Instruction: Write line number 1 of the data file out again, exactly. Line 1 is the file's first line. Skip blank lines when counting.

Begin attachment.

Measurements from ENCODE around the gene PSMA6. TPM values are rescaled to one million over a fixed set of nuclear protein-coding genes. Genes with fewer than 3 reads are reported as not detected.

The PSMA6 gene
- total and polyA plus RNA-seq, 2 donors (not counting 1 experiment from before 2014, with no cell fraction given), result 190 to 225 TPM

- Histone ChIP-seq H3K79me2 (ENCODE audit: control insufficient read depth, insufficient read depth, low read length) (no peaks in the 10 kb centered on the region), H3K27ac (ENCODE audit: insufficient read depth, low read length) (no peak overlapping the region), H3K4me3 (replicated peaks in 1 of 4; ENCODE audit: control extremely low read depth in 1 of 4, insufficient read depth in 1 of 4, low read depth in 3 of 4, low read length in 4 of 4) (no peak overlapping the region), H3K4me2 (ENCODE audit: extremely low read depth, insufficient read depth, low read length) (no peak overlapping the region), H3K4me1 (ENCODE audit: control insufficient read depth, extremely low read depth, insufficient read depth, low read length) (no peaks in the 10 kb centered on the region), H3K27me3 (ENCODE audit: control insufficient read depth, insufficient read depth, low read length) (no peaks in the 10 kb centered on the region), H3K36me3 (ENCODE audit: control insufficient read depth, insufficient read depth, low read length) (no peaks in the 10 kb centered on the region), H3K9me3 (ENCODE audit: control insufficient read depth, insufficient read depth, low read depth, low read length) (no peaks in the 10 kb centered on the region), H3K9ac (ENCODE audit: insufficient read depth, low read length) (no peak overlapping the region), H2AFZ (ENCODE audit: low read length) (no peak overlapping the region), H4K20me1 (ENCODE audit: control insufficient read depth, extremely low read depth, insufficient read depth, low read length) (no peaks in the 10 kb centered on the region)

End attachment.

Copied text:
Measurements from ENCODE around the gene PSMA6. TPM values are rescaled to one million over a fixed set of nuclear protein-coding genes. Genes with fewer than 3 reads are reported as not detected.